Michigan: Likely D (was Safe D). I think my rating may have been a bit enthusiastic in August. Some polling has shown this race within single digits. However, the prospect of "Pete Spend-It-Not" actually winning this race definitely seems a bridge too far. The only way he wins it is if President Obama somehow implodes in the next 2 weeks, and I just don't see that.
Minnesota: Safe D.
Mississippi: Safe R.
Missouri: Lean D (was Lean R, updated to Tossup/Tilt D after Akin's "legitimate rape" remarks). I'm almost tempted to rate this as Likely, because Akin lacks money and keeps on hurting himself further with the nonsense that comes out of his mouth. Unlike a lot of other Republican politicians, he really does believe all that crap.
Montana: Tossup/Tilt D. This is another really difficult rating. Polling has tended to show a small lead for Tester, but an Obama win is nearly impossible, and dreaminonempty estimates a 1 to 2-point difference in favor of the Republican senate candidate between the polling average and the actual results. Either way, this will probably again be one of the closest Senate races in the country.
Nebraska: Likely R (was Safe R). Kerrey recently released an internal poll result, showing him with a 5-point deficit. If that is accurate, it's barely conceivable that it could close further, but it's very hard to see an actual win for him. I'd give him perhaps a 5% chance of winning, so Likely is a stretch here.
Nevada: Tossup/Tilt D. Same reasoning as in my previous Senate race ratings diary: A slight opinion poll lead for the Republican is likely to evaporate in actual election returns, given the recent history of Nevada polling. Plus, absentee and early voting so far in Nevada have been highly Democratic.
New Jersey: Safe D (was Likely D). Menendez may never become that popular, but I don't see any path to victory for Kyrillos, and polling lately has mostly not been close.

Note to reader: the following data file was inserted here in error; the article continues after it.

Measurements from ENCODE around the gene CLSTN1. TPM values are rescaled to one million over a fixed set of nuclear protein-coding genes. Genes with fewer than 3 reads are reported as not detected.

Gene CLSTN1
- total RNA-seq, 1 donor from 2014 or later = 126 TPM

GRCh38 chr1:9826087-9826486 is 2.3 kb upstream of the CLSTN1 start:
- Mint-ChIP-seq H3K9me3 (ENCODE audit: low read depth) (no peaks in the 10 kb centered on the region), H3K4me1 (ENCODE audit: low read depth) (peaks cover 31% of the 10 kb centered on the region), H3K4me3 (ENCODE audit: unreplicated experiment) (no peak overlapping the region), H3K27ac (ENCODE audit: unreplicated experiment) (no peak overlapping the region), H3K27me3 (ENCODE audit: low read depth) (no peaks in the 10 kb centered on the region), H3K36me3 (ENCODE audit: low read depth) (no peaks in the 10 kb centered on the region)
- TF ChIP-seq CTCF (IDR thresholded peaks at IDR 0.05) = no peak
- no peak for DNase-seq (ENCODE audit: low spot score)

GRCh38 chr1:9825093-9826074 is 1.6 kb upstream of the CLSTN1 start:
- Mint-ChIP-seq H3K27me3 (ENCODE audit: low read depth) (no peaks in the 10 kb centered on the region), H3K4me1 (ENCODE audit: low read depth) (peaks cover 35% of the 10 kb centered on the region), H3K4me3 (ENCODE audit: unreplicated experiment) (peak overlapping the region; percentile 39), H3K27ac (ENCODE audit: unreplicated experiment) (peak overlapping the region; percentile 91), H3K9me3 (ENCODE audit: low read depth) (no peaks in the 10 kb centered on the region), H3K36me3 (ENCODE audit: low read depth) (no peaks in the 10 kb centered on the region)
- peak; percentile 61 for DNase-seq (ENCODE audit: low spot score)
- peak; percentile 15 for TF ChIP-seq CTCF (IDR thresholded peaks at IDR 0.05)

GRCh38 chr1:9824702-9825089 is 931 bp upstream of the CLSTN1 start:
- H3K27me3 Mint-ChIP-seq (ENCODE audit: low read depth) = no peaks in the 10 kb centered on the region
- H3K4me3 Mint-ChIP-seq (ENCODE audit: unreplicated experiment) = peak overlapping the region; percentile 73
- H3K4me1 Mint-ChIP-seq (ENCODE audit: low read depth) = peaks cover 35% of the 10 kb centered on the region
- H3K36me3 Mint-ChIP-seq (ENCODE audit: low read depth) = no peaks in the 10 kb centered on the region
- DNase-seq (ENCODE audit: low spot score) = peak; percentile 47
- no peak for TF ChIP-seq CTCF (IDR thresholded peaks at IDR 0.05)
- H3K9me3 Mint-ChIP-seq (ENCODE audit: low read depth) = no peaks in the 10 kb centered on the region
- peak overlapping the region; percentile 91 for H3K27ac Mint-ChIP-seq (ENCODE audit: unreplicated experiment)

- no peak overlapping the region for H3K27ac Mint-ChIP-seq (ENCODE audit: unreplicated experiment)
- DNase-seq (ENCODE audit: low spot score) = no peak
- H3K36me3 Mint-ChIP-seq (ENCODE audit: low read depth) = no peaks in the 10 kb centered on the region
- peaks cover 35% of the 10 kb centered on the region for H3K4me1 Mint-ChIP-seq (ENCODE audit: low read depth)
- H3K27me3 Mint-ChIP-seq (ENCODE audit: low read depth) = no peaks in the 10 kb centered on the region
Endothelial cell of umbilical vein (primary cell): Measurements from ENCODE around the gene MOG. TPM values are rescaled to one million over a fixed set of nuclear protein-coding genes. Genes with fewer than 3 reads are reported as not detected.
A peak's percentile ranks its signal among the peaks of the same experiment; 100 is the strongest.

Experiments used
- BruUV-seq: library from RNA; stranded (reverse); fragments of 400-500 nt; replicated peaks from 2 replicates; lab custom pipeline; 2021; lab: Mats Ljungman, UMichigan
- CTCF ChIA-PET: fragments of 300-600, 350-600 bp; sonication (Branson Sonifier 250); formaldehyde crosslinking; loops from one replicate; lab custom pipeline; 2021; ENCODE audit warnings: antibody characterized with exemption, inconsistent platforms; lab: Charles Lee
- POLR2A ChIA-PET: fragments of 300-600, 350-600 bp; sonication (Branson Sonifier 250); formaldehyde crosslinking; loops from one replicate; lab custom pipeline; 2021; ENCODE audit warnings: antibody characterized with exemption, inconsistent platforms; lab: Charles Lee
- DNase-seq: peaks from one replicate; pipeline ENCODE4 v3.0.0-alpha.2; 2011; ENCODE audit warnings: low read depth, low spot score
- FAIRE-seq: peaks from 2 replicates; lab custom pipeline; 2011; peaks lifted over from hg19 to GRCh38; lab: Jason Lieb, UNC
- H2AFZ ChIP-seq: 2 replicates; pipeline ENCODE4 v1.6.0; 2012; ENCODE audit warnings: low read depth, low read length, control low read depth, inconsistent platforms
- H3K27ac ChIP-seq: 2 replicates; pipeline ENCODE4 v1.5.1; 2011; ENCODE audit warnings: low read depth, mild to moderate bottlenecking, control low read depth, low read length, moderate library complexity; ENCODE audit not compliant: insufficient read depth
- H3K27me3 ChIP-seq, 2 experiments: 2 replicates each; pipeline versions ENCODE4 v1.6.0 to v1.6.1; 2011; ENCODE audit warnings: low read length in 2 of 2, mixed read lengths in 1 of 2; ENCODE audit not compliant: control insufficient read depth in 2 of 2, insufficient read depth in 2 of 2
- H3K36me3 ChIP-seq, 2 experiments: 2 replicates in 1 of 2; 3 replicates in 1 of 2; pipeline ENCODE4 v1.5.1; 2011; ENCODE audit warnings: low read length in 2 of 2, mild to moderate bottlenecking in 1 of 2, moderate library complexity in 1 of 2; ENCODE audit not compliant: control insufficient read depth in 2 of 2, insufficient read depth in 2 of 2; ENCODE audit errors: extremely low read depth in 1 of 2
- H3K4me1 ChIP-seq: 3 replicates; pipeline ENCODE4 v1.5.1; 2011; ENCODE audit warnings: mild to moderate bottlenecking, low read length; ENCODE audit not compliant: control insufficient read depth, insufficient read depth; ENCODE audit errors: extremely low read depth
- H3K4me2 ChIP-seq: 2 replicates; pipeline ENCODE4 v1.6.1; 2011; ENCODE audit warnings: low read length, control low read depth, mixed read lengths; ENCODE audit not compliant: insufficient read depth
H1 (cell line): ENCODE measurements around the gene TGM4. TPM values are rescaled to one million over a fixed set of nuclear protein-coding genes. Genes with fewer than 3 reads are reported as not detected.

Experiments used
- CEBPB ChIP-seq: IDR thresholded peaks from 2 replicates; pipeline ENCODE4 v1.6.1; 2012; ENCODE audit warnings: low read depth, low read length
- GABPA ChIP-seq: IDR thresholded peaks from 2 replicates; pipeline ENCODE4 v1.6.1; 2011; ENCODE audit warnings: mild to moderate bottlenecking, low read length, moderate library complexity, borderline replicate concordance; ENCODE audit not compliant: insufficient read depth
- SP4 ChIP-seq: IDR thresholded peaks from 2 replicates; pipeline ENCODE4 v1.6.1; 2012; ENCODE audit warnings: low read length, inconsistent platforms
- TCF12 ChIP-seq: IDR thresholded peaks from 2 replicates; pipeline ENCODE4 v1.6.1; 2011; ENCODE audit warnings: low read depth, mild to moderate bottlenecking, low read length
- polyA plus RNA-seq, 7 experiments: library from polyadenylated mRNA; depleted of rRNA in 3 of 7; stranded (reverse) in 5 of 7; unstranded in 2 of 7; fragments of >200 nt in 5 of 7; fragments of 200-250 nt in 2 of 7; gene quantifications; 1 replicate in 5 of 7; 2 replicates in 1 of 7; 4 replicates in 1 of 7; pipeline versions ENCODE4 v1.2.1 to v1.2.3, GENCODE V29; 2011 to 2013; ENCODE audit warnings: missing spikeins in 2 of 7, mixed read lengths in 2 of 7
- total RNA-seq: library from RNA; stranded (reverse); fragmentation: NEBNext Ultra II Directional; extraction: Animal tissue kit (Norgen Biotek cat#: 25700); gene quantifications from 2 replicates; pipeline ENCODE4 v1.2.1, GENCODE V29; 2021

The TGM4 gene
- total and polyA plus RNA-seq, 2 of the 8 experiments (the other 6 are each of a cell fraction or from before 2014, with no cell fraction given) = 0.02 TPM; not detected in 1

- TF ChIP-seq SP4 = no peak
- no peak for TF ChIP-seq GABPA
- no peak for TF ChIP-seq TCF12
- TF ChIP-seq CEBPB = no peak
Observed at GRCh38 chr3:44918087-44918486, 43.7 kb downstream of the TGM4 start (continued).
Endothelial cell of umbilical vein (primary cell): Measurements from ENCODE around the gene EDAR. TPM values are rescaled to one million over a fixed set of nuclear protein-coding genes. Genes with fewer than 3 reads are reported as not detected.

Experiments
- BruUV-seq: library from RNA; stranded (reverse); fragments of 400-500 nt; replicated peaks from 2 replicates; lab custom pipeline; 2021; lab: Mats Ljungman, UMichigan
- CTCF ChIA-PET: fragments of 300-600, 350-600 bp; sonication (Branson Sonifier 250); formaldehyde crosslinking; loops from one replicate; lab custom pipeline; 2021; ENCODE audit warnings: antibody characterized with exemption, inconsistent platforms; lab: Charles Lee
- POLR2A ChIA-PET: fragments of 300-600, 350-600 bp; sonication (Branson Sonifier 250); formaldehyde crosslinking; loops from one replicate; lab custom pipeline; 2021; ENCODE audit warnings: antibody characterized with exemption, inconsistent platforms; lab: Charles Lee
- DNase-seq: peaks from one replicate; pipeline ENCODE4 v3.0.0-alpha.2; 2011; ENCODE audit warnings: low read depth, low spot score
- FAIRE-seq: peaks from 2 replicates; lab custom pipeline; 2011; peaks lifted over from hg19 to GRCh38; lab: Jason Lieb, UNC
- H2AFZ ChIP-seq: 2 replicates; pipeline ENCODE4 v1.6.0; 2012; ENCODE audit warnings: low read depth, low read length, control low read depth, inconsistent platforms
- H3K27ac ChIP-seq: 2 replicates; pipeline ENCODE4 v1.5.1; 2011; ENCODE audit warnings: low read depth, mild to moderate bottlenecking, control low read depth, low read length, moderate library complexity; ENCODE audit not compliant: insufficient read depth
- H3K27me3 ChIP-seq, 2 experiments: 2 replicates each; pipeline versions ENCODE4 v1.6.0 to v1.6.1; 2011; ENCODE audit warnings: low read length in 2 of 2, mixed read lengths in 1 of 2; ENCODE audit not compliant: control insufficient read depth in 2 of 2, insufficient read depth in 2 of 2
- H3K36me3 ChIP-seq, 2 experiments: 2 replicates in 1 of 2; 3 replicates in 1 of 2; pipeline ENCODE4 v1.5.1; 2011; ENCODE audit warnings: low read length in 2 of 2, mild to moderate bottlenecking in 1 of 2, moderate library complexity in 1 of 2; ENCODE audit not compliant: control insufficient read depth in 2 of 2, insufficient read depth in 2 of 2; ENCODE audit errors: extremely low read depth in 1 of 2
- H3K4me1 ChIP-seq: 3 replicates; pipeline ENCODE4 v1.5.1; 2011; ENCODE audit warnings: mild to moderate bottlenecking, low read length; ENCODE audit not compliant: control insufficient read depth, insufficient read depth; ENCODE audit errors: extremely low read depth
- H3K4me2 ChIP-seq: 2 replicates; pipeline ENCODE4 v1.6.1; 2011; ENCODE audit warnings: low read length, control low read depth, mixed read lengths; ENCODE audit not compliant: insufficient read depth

New Mexico: Likely D (was Lean D). Polling has shown a consistent lead for Heinrich, and Obama will probably win the state by double digits.
New York: Safe D.
North Dakota: Tossup/Tilt R (was Tossup/Tilt D). If I go with my heart, I pick Heitkamp - to whom I sent money - to win. Going with my head, I have to take some of the recent polling seriously. A tie in a public poll of a state that clearly leans Republican is a danger sign for the Democratic candidate. The voters have to pick between an apparently squeaky-clean candidate who's run one of the best races in the country and is known to be very likeable in a state where retail politics are still important and a not very popular, somewhat damaged candidate from the party that will win the state's Electoral College votes by 12 or so. Heitkamp has a great chance, but I would need to see more positive polling to feel more confident of her winning.
Ohio: Likely D. Some of the recent polling has been close, but I really don't see Brown losing.
Pennsylvania: Likely D (was Safe D). The fact that the DSCC has to spend money on this race shows that it hasn't been put away. But I would still rate Casey's chance of victory at 90%.
Rhode Island: Safe D.
Tennessee: Safe R.
Texas: Safe R.
Utah: Safe R.
Vermont: Safe I (caucusing with the Democrats).
Virginia: Tossup/Tilt D. According to dreaminonempty's calculations, the expected result of a Senate race in Virginia should be approximately 2 points toward the Republican side from the polling average, but I think Kaine will win, anyway (and I also expect Obama will carry the state).
Washington: Safe D (was Likely D). I'm not sure many Republicans thought Baumgartner would actually win this race, but they have to be disappointed with his performance.
West Virginia: Safe D.
Wisconsin: Lean D (was Lean R). If Heitkamp may have run the best Senatorial campaign of the year, Thompson may have run the worst of any candidate in a competitive race. In a word, he has been awful. He should have stayed retired.
Wyoming: Safe R.
Safe D: CA, DE, HI, MD, MN, NJ, NY, RI, VT (I), WA, WV
Likely D: CT, FL, ME (I), MI, NM, OH, PA
Lean D: MA, MO, WI
Tossup/Tilt D: AZ, MT, NV, VA
Tossup/Tilt R: IN, ND
Likely R: NE
Safe R: MS, TN, TX, UT, WY
Race changes in favor of the Democrat (8): AZ (Tossup/Tilt D from Tossup/Tilt R), FL (Likely D from Lean D), MA (Lean D from Tossup/Tilt D), NE (Likely R from Safe R), NJ (Safe D from Likely D), NM (Likely D from Lean D), WA (Safe D from Likely D), WI (Lean D from Lean R).
Race changes in favor of the Republican (5): IN, (Tossup/Tilt R from Tossup/Tilt D), ME (Likely I from Safe I), MI (Likely D from Safe D), ND (Tossup/Tilt R from Tossup/Tilt D), PA (Likely D from Safe D).
I'll be interested in reading everyone else's take on these races in the comments.